July 17, 2016 5:04:17 am
The Kali Bein rivulet got its name from its waters polluted after years of untreated discharged pumped to it by villages and cities that line its banks as it flows towards the Beas river. Although a project that started exactly 16 years ago promised much, it has seen mixed results.
Now, with elections round the corner, the government is renewing its efforts to clean the rivulet.
The tributary begins its journey from Mukerian Hydel project in Hoshiarpur district, cuts through four districts and meets the Beas river at Haike Pattan in Tarn Taran district.
In July 2000, environmentalist Baba Balbir Singh Seechewal began a massive exercise to clean the rivulet. Without government help, Seechewal and his followers removed weed, treated water and spread awareness among residents. Six years’ of the group’s efforts paid off when then President A P J Abdul Kalam visited the site and heaped praise on their effort. The then Congress government in Punjab too got on the bandwagon and announced that it would take up the project to stop discharge of untreated water into the rivulet.
The “Kali Bein Model” soon became the blueprint for cleaning the mighty Ganga under the National Mission for Clean Ganga under the Modi government. Recently, Delhi too adopted the model to clean the Yamuna.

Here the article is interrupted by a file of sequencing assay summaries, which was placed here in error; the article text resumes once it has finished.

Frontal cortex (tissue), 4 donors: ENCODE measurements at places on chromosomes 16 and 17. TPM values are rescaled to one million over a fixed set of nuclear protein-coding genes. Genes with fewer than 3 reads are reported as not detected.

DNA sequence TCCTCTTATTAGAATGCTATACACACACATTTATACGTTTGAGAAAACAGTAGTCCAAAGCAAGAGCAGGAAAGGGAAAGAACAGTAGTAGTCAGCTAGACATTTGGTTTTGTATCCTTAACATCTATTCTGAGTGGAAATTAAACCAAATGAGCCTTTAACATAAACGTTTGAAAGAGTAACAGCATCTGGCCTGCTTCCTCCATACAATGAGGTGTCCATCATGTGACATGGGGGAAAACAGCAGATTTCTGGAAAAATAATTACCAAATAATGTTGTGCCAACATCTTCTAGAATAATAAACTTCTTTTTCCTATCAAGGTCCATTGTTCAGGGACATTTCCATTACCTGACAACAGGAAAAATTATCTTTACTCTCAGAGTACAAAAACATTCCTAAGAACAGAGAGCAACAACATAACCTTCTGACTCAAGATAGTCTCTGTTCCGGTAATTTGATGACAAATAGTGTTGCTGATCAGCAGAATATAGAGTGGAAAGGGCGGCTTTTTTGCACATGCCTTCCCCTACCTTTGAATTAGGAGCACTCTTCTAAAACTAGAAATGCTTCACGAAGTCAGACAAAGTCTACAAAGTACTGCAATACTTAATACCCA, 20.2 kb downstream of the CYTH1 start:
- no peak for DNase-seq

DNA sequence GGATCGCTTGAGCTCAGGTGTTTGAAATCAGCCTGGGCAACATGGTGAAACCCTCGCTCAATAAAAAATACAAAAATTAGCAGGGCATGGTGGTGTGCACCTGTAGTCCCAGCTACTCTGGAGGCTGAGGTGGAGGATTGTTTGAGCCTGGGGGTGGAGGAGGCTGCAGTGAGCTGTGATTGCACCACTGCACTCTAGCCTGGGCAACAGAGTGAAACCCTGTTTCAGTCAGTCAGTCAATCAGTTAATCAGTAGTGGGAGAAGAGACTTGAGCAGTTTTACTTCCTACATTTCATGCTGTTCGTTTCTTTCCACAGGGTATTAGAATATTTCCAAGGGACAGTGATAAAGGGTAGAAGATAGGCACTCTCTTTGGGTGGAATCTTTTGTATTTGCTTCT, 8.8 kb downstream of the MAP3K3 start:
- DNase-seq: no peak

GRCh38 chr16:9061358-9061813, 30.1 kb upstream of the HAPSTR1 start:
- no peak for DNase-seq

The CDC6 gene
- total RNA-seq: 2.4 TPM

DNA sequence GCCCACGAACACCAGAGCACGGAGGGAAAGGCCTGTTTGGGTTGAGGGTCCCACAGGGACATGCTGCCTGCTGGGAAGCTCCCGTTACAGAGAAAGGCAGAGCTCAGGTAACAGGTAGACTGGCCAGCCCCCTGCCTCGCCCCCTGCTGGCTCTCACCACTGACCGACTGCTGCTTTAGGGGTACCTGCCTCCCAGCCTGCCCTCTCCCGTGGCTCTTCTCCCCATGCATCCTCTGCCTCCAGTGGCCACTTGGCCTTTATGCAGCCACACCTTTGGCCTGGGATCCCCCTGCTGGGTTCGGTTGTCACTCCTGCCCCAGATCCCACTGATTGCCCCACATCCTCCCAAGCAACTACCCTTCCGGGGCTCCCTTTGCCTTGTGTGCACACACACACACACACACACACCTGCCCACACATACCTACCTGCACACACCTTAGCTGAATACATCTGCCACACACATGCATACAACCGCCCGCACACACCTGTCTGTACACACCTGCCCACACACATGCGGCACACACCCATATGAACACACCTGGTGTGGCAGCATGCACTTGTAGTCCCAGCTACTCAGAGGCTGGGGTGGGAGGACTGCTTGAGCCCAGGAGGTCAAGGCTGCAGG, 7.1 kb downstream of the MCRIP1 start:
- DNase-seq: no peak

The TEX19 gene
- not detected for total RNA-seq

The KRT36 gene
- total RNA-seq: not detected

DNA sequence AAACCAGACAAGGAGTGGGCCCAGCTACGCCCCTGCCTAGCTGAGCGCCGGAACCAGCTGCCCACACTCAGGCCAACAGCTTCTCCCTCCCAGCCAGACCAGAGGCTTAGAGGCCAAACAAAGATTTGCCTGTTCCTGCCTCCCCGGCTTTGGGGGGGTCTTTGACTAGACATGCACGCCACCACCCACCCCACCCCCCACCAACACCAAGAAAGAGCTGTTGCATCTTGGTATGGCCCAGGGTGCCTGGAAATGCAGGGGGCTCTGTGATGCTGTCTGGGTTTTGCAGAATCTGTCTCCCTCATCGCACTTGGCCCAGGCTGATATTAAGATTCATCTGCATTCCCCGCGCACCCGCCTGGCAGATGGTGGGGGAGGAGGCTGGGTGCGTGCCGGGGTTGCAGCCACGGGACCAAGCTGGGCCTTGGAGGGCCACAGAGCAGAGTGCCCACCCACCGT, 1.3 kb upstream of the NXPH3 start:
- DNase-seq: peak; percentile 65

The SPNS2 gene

The project required every village to have a large pond to collect sewage water from its households. A water treatment plant would then treat the water and use it for irrigation. While many villages in the area have made a conscience effort to improve the state of the river, others have not been as successful.
The Sunday Express visited around 40 villages along the rivulet’s banks and saw illegal colonies discharging untreated water into the water body.
“In our village the land for the pond has been encroached by an Akali leader,” said Gurtej Singh, Talwara village sarpanch. “We had filed a case with the DC and hope it is resolved soon.”
When The Sunday Express contacted Talwandi Purdal village’s sarpanch Surinder Kaur, her husband answered, “We don’t need it” before cutting the call.
“In our village, the government laid pipes but then that was it,” said Devinder Singh, sarpanch of Pul Pukhata village. “What’s worse is that they have not repaired the roads after digging it up to lay the pipes.”
“In some villages, the people are not co-operating,” said a rural development officer on condition of anonymity. “If the government wants, it can do all this easily but the government is lazy.”
As for Seechewal, who is now a member of the state pollution watchdog, he had this to say: “Many sewage treatment plants are not working. I had given instructions to book erring officials and even talked to the Chief Minister about this.”
A sewerage board department official said that these plants require funds. “But the government has nothing to spare for this,” he said.
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